Dean Blunt, "Mersh"


"Post-punk's foundation in dub is present in the warm bassline coiled around twitchy yelps, and Blunt mumbles like he's casting off drink orders for a bartender that already knows what they are."

Oneohtrix Point Never, "Music For Steamed Rocks"

"Like his R Plus 7 standout "Chrome Country," this track creates beauty from a seed of uncanny humanity in the form of a vocal patch, even while doing its best to highlight its true nature with bursts of alienating static. Even before it's beamed off into the distance for a doleful (and equally synthetic) second half, it's already reached you."

William Tyler, "Whole New Dude"

"At 13 minutes, 'Whole New Dude' turns its streaks of pedal steel and chattering guitar layers into a journey, each second interlocked like highway arterials."

Thee AHs, "I'm Not Angry Anymore"

"The bubblegum harmonies evoke skipping through a candy store, already sugar high on scent alone. Then as the lyrics cram fistfulls from plastic barrel after plastic barrel into your mouth, the bile comes out full flavour."

tUnE-yArDs, "Water Fountain"

tUnE-yArDs - Water Fountain (4AD)

"Hidden within its snappy clapping game and that Busta Rhymes reference, its globo-ebullience shrouds a politic doused in gasoline and practising its fire-spinning: "blood-soaked" indictments of capitalism via baked good transactions and musing 'why do we just sit here while they watch us weather till we're gone?'"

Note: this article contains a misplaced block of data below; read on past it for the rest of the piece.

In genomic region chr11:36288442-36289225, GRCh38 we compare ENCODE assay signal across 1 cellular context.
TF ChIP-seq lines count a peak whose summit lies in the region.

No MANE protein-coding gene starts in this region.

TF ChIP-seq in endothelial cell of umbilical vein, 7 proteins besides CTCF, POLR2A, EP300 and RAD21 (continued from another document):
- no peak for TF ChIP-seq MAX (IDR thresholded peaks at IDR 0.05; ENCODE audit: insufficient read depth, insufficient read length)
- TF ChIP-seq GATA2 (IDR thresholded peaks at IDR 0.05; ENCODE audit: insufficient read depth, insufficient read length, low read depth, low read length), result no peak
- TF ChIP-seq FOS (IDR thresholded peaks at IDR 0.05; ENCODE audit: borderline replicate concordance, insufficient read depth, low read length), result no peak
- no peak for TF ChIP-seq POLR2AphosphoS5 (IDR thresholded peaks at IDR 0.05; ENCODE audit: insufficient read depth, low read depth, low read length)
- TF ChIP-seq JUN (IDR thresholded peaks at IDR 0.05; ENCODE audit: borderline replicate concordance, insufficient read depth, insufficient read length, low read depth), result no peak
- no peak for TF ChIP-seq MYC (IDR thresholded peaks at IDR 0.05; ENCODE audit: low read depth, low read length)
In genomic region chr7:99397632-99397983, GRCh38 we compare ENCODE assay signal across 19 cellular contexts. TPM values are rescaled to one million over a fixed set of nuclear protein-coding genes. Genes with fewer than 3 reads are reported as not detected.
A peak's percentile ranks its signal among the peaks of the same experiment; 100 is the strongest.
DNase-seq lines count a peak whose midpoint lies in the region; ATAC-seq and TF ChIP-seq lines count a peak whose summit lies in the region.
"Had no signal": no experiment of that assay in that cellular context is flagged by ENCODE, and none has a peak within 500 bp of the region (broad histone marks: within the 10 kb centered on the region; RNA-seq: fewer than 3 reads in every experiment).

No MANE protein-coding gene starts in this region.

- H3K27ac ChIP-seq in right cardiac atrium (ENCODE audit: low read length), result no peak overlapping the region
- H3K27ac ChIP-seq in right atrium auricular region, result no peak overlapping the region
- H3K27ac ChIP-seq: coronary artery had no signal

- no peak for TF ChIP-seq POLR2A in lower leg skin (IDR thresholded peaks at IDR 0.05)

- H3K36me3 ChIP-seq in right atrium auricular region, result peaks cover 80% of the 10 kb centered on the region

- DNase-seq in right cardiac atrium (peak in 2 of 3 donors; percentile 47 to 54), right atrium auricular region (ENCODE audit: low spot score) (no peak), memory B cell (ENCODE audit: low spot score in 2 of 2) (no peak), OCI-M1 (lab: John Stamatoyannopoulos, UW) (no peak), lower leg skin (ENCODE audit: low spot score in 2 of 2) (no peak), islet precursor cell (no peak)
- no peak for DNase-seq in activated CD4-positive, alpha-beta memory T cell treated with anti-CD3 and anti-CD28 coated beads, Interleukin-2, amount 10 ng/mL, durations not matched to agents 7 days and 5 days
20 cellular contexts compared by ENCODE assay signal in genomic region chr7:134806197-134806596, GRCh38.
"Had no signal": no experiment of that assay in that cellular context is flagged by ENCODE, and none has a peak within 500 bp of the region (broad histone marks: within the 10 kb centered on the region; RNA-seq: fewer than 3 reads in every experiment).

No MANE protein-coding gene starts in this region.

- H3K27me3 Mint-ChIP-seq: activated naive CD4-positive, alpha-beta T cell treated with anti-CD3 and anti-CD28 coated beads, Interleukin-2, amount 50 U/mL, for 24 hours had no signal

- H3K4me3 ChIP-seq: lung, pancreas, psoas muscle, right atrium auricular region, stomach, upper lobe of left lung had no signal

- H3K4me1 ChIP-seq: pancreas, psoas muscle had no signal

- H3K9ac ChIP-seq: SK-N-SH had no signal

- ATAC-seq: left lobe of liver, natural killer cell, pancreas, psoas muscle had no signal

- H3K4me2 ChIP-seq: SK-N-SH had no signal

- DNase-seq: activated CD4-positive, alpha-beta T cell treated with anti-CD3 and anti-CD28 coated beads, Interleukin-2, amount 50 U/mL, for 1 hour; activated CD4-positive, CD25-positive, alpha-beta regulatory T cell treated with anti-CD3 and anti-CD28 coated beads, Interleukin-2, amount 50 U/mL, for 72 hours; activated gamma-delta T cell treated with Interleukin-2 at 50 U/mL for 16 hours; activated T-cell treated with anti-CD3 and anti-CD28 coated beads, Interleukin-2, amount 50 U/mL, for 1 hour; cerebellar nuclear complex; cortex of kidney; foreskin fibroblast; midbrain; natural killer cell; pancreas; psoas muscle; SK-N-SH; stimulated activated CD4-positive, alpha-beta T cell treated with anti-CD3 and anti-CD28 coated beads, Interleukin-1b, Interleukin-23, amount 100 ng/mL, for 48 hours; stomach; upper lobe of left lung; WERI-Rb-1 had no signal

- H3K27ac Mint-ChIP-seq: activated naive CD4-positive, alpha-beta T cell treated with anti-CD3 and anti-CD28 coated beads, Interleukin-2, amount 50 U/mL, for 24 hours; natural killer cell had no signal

Tirzah, "No Romance"

"As Tirzah names off all the reasons she and everyone else should be glad to be rid of love, a special kind of denial lies implicit within the dour disco-pop tune."

Fatima Al Qadiri, "Szechuan"

"...reeds and wooden taps weave seamlessly with oppressive bass and vocal patches that wordlessly work in a sense of accusation (I was eating General Tao/Tso's chicken at the time of writing) that isn't so deluded to not also point directly at itself."

Merchandise, "Figured It Out"

"The radio dial turns, and with a flash of classic rock chords, the colour of magic hour is cast over the haunted attic Merchandise's sound used to inhabit. It's enough for a whole new (old) generation's eyes to focus on their still-intact spectral guitar bravado..."